Major US cable TV merger backed
US regulators should approve the proposed US$45.2 billion ($52.7 billion) merger of two biggest US cable providers Comcast and Time Warner Cable, but set "clear conditions," Washington Post's editorial board said on Tuesday.
Public interest groups and some lawmakers have opposed a merger, saying it would allow Comcast to raise cable television rates and gain more power over what Americans watch on TV or online.
In Tuesday's newspaper, the newspaper's editorial board said these concerns were not enough for the Federal Communications Commission to "take the severe step" of blocking a deal, but warranted conditions "that allow a crackdown" if cable companies begin to treat competitors and upstarts unfairly.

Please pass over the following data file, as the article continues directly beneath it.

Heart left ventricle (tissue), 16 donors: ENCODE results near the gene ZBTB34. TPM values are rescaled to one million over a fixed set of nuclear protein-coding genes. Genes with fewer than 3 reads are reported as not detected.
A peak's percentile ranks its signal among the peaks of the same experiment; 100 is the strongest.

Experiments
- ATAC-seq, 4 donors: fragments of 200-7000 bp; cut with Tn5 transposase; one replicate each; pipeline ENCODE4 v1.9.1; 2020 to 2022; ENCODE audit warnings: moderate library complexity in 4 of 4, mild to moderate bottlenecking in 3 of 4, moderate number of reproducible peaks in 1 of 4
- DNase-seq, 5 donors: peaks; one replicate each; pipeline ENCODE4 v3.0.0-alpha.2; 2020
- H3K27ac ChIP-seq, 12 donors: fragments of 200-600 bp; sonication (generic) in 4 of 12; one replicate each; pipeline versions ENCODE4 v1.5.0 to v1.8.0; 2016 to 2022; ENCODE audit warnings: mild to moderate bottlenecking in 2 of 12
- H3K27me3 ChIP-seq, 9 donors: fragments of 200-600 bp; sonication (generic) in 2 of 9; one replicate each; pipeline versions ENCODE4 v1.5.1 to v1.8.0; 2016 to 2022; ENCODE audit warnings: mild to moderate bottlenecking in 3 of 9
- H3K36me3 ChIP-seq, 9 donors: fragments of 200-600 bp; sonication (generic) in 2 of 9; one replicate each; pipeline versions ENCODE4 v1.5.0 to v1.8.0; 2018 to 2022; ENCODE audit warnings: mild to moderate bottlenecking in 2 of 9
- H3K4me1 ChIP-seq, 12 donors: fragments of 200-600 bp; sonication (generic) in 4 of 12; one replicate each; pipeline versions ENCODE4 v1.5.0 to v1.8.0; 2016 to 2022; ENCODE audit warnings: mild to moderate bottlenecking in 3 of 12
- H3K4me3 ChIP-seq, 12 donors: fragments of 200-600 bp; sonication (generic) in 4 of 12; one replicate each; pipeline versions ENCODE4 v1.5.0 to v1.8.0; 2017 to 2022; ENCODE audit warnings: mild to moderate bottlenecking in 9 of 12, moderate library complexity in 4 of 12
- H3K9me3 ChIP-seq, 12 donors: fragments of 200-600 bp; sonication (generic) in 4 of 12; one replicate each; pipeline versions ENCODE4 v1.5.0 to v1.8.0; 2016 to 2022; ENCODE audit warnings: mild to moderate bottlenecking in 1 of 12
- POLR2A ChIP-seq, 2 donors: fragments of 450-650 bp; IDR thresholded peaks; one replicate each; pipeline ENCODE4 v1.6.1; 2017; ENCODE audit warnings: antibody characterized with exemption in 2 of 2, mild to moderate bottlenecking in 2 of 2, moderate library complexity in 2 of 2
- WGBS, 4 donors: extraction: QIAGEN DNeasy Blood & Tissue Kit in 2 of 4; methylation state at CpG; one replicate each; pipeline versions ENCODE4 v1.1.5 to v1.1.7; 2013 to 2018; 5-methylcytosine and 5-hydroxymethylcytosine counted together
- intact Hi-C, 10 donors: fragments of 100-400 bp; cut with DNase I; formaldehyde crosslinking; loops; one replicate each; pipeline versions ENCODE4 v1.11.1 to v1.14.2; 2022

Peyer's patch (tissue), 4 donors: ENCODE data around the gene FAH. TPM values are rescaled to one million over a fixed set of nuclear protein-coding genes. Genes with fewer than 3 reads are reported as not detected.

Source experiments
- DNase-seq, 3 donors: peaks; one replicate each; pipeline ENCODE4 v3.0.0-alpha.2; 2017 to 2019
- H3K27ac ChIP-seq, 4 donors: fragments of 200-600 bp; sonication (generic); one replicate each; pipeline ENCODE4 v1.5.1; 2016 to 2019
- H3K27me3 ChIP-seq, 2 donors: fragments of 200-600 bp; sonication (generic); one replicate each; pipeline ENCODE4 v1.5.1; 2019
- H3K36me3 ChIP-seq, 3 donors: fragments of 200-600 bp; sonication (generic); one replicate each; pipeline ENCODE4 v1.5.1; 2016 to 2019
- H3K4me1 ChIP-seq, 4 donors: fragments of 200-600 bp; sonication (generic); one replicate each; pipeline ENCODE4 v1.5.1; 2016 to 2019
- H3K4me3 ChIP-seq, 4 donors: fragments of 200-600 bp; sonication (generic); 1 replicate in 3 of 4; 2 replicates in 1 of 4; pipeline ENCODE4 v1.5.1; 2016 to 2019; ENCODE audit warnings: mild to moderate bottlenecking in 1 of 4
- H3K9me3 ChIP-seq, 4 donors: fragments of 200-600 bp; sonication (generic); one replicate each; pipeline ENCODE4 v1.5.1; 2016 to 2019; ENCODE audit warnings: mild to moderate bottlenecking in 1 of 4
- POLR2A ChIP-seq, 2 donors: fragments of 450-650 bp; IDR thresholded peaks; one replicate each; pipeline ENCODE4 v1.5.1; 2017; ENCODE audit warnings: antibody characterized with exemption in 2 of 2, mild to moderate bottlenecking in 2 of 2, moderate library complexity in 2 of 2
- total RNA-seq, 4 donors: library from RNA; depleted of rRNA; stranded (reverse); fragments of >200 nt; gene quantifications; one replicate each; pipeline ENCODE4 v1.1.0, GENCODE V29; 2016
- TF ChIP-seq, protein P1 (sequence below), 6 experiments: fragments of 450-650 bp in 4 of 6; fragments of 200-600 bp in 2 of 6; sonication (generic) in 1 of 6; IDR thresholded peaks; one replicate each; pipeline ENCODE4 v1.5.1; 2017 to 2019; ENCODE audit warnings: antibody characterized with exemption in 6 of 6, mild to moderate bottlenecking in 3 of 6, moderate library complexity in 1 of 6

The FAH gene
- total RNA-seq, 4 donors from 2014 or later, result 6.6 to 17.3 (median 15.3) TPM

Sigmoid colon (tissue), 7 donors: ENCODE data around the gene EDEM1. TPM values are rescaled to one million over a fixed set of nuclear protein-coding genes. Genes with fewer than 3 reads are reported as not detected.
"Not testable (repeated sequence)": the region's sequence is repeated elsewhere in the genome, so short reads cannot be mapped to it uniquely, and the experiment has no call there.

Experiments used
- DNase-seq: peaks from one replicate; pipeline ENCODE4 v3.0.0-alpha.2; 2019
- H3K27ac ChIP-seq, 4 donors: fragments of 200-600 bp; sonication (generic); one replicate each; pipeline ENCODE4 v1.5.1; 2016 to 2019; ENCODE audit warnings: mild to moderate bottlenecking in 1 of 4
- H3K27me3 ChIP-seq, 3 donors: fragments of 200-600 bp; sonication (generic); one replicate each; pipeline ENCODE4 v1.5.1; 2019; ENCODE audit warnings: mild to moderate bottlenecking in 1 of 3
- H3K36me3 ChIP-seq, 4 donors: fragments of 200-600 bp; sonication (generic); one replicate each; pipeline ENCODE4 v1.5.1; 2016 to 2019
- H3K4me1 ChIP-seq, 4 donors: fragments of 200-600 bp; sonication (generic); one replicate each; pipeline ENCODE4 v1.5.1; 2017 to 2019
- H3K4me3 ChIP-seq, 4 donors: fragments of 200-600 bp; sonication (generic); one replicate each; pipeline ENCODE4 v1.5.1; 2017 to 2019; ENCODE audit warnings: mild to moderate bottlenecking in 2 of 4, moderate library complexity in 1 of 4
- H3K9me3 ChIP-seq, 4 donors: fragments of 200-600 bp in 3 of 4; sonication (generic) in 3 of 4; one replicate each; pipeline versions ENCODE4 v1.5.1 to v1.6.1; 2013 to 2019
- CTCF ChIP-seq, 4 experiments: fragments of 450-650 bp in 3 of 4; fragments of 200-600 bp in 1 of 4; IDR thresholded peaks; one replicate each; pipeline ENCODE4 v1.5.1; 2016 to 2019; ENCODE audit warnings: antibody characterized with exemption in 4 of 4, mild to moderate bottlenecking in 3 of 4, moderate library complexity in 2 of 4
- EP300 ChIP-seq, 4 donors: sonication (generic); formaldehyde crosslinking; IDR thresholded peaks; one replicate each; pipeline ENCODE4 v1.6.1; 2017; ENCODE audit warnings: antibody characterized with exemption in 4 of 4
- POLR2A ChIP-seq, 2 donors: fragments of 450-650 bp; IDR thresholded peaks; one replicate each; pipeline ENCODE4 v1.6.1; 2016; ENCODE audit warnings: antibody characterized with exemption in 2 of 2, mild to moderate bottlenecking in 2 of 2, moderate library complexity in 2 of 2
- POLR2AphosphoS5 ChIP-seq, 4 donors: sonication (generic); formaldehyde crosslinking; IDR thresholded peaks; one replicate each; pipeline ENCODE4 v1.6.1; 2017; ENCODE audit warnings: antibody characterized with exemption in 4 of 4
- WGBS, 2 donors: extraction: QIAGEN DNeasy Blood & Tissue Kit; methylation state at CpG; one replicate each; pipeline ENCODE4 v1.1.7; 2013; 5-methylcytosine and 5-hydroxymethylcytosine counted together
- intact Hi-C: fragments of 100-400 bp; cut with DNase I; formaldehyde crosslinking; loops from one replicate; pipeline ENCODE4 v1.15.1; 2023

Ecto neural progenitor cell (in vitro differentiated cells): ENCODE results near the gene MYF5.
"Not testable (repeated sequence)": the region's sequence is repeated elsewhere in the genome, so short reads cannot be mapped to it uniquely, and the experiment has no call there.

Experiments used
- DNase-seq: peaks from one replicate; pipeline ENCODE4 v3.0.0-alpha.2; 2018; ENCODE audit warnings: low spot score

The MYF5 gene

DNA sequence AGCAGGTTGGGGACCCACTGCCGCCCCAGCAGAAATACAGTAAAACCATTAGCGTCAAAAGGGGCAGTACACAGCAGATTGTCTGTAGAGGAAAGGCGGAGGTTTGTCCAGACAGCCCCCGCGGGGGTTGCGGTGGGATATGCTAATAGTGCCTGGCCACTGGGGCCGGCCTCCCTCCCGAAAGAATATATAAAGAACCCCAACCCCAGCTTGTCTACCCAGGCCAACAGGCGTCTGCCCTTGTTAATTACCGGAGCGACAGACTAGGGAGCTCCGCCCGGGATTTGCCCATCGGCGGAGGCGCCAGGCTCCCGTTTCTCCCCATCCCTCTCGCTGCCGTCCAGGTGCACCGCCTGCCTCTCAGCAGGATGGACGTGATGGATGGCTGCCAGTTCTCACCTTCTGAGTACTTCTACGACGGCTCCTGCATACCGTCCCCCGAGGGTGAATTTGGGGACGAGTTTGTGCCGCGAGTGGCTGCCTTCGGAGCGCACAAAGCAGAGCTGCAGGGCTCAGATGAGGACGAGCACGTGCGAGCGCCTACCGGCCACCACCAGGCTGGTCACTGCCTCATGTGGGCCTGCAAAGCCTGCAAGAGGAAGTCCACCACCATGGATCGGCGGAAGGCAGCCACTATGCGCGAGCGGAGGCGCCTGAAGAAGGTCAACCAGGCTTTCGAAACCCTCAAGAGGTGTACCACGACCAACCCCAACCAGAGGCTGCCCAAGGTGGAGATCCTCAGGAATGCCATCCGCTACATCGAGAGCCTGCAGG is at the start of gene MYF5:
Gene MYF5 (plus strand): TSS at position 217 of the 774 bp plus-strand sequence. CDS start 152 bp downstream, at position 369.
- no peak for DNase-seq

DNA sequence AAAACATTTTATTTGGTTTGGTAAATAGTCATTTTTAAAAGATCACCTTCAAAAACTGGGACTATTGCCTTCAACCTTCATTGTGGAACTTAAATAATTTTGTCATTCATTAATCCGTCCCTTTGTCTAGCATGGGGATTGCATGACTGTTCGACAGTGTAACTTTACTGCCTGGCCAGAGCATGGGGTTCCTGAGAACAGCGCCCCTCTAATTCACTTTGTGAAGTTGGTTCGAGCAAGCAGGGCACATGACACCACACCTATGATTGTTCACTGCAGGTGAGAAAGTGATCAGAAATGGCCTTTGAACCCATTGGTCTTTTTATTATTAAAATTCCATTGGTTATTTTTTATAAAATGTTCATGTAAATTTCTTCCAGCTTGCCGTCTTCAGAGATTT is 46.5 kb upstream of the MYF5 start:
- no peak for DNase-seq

"The government's smartest move is not to block the merger, but to make clear that regulators will respond if big industry players begin to violate basic principles of market fairness," the editorial said.
The FCC will determine whether the merger is in the public interest and the Justice Department must decide whether it complies with antitrust law.
Comcast last week laid out the arguments in favour of its deal in a lengthy public interest filing at the FCC and then at a congressional hearing.
The company has said its business faces powerful competitors like Google or Apple, and has stressed that Comcast and Time Warner Cable do not directly compete in any market.
The Washington Post laid out some arguments for and against the deal and concluded that the foggy outlook for the future of communications and entertainment "recommends a degree of regulatory caution."
More than 50 consumer advocacy groups and Democratic Senator Al Franken, a vocal critic of media concentration, oppose the merger. Comcast chief executive Brian Roberts has met with newspaper editorial boards to press his case.